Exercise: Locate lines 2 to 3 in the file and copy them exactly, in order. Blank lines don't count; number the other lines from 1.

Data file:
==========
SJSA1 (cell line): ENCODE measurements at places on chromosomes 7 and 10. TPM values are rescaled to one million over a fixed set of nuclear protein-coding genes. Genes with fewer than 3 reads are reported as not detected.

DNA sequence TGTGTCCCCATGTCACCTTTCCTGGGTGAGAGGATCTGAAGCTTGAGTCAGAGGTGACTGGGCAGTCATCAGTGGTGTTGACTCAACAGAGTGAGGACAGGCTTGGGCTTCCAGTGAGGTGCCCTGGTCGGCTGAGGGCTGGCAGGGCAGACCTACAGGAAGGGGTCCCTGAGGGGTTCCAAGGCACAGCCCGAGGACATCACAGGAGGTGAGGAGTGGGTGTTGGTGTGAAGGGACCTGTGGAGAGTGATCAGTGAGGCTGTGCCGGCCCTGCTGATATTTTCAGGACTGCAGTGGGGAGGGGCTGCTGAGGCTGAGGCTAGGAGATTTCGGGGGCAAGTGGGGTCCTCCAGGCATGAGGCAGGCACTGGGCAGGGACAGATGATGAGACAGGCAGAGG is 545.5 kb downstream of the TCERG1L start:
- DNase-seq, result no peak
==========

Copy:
DNA sequence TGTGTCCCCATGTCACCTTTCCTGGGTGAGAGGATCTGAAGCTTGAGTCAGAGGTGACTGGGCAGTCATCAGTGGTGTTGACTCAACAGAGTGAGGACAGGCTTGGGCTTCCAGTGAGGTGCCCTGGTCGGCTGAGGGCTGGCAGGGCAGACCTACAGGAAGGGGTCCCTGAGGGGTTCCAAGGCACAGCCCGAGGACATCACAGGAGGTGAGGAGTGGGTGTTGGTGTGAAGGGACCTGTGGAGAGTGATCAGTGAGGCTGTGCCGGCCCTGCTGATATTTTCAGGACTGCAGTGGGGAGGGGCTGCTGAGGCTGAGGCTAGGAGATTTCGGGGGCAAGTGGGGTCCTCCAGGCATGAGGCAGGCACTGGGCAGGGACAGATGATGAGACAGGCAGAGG is 545.5 kb downstream of the TCERG1L start:
- DNase-seq, result no peak